Tuesday, 27 December 2011

Journey to Nepal! (Dec 14th - 27th, 2011)

So we meet again! I just drank a whole pot of ginger lemon tea (I'm sick again), so let's hope I can make it through this post without peeing myself. I'm not going to bother with dates, everything has blended together anyway :)

I left for Sabiha Gocken in Istanbul a few hours after Khalid left and made sure to ask the flydubai desk if my flight was cancelled. The lady checked and said it was not, so I began my journey in an excellent mood! The flight to Dubai was, in a word, uncomfortable. I didn't really sleep because there was a big burly man behind me that kept tapping my seat, but I arrived and the flight was cheap, so what can you really say? Upon my arrival I was informed that yes, duh, your flight has been cancelled, so they re-booked me on a later flight and so began my 7 hour wait in the Dubai airport (which, if I can be frank, is not the best airport to be stuck in). I tried sleeping on the seats, but each seat had an armrest, so you couldn't exactly stretch out. I sort of draped myself over the seat and rested my head on my arm (I got bruised armpits from this endeavour. Have you ever bruised your armpit? It's totally ridiculous). But! Let's skip ahead to the good bits, I arrived in Kathmandu and was picked up by the staff coordinator and taken right to dinner where the other volunteers were already waiting. I don't even know the name of the restaurant, but they had traditional Nepali music and dancing all through dinner, so it was a great first night! Almost every volunteer at dinner was from Australia, save for me and Eladio (who was from Brazil). Canada, represent!

The next few days were spent wandering around Thamel, bargaining for socks and eating coconut tofu curry at Ork2. In there we also went to Patan and saw the Golden Temple and Durbar square (pay attention, apparently there are 3 different Durbar squares in Nepal!). The first time I went to withdraw money from the ATM it told me I would be charged a 400 rupee service fee. 400 rupees! I canceled the transaction and whipped out my calculator. 400 rupees was only $5. I restarted the transaction (it is still bizarre to me that something can cost 10,000 rupees and it's not very expensive). I had banana porridge every morning for breakfast, and it's a good thing I got my fix in because outside of Kathmandu "porridge" is made with oats and wheat.We were also supposed to visit Bodnath on our last night, but there was a strike so we were stuck. We sat inside and did sporkle quizzes instead, which to me is just as exciting :)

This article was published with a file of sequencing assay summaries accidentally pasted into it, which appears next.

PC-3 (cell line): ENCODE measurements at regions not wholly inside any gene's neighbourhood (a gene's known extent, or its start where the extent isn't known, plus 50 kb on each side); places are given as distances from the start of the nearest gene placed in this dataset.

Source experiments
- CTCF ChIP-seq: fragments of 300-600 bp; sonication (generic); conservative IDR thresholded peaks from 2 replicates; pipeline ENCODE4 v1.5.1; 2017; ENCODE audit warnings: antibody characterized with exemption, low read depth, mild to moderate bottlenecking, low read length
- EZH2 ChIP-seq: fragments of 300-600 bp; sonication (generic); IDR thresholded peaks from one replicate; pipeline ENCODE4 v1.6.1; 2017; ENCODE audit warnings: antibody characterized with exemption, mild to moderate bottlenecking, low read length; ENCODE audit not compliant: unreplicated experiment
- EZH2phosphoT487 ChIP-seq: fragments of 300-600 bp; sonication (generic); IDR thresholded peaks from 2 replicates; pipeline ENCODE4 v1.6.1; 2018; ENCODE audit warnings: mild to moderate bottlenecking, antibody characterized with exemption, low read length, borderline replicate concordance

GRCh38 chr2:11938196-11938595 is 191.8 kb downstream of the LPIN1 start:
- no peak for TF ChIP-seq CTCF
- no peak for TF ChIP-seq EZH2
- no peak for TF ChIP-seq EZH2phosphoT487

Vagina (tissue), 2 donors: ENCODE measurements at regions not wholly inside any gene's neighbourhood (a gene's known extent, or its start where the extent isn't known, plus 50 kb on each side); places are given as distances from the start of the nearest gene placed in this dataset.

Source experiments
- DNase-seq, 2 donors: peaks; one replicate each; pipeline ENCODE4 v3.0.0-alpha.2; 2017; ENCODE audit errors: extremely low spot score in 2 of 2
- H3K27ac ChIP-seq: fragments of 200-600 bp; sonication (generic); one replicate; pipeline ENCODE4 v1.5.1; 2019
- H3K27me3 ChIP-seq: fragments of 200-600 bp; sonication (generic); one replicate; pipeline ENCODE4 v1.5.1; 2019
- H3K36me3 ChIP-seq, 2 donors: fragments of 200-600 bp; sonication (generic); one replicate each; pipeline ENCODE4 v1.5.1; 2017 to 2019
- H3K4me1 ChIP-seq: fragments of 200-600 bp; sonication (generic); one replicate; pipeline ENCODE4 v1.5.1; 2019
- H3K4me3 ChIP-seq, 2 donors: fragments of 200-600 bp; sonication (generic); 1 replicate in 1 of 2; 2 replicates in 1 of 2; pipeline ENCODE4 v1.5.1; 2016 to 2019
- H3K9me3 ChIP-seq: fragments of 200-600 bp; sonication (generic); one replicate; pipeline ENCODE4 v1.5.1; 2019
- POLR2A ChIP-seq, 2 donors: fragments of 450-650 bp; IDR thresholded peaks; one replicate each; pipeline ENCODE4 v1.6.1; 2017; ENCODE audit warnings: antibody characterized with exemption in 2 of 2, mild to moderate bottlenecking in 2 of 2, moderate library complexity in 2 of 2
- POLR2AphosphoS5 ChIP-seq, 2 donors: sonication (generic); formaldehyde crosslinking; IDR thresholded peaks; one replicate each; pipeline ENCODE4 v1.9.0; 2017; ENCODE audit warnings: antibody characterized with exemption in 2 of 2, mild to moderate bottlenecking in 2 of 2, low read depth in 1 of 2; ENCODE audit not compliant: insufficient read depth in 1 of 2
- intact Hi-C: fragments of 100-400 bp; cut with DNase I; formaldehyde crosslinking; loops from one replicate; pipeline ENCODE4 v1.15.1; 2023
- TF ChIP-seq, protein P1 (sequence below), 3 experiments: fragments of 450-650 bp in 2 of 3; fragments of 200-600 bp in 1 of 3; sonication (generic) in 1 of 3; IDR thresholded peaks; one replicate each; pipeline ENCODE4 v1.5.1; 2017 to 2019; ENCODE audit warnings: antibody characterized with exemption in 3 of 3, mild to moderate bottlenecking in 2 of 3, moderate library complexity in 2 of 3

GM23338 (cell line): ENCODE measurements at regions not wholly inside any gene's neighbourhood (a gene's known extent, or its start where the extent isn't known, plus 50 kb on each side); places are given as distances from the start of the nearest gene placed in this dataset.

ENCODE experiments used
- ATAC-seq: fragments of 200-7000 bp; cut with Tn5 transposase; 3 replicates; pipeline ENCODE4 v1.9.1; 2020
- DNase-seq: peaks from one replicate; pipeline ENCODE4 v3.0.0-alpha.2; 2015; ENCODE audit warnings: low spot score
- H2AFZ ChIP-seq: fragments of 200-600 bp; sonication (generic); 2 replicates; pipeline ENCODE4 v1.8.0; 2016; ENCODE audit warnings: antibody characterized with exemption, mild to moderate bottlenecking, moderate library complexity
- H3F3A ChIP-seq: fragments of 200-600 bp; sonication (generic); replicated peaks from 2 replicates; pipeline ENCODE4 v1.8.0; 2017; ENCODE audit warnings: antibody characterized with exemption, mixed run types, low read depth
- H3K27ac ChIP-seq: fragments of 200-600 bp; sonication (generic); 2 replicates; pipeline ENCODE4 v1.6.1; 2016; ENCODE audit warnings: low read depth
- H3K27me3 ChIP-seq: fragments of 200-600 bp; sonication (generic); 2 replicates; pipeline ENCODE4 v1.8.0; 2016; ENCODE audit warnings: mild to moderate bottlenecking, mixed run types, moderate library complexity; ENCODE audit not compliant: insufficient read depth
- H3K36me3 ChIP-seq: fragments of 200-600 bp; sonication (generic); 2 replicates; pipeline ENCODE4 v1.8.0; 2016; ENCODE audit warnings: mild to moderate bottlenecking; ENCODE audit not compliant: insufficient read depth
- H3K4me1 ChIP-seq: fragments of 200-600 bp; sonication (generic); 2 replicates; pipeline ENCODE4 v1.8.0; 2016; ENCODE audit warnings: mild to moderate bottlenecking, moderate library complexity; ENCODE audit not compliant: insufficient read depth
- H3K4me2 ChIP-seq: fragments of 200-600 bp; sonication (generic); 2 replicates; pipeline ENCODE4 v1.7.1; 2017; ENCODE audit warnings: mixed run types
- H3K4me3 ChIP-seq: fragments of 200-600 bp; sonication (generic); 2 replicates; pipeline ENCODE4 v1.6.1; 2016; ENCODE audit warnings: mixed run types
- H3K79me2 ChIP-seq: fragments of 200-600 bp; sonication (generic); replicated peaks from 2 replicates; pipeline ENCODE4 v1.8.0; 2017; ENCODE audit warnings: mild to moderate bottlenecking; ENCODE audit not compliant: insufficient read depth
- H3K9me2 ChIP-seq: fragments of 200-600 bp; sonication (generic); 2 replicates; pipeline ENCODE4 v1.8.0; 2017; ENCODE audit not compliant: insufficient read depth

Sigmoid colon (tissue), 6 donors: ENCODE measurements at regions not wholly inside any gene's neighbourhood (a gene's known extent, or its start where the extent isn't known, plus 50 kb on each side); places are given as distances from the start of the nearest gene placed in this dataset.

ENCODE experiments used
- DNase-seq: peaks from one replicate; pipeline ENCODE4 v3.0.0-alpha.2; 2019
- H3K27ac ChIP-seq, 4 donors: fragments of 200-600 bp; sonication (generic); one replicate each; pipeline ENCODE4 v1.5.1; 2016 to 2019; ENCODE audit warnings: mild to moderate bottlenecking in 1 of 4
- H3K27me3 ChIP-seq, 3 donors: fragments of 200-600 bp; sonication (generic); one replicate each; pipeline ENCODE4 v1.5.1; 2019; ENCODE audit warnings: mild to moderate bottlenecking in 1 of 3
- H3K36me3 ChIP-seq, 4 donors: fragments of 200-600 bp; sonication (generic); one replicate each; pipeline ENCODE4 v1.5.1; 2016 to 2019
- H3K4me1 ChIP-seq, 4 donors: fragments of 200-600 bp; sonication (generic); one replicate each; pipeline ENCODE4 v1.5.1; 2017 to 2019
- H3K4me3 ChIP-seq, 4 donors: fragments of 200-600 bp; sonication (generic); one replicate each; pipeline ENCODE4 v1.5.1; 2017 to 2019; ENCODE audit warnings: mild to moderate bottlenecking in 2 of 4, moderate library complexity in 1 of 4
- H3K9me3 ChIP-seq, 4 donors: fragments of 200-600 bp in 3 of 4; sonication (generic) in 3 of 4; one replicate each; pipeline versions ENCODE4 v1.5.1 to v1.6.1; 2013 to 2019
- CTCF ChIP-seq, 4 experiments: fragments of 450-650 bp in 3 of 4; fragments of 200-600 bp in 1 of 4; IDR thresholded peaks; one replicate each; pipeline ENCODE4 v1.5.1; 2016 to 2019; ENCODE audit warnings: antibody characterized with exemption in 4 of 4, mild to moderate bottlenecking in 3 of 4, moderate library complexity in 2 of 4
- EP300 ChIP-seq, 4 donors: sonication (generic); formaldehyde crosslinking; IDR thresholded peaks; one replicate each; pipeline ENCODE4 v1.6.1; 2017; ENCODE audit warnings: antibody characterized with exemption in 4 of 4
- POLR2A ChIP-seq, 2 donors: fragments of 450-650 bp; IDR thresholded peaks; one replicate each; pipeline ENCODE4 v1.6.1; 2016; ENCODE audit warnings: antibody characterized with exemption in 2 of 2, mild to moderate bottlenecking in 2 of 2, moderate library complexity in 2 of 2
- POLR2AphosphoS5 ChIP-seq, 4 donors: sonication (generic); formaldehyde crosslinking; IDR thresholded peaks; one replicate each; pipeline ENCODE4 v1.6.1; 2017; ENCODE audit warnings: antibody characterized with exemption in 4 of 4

I ended up being placed in Pokhara, which is about 7-9 hours outside of Kathmadu (depending how many over turned trucks and goats are on the road the day you leave). I'm pretty sure I had eaten an entire chocolate bar by the time we actually left, and I mostly read and watched out the window during the ride (and ate trailmix, lots of trailmix). Mostly the ride wasn't too terrifying, but then I'm also aware that I picked the good side of the bus. Every once in awhile though you happen to glance out the window and there just isn't any road beside you... just abyss. But then you go back to eating your trailmix and try not to think about it. The organization that we volunteer with in Nepal is called Hope and Home and does orphanage placements in Kathmandu, Bhaktapur, Pokhara and Chitwan. I was placed in Pokhara in the Himalayan Children's Care Home (HCCH) with Brittany, Rachel and Alyssa (who are all totally great and like to pass the time telling me horrifying stories about Australia... like the fact that you can't out-drive a bush fire, and that they had a 14 year drought, and that there's one town in the desert that has to live underground because it's too hot to go outside. They also told me about drop bears, but I think they may be a fable...).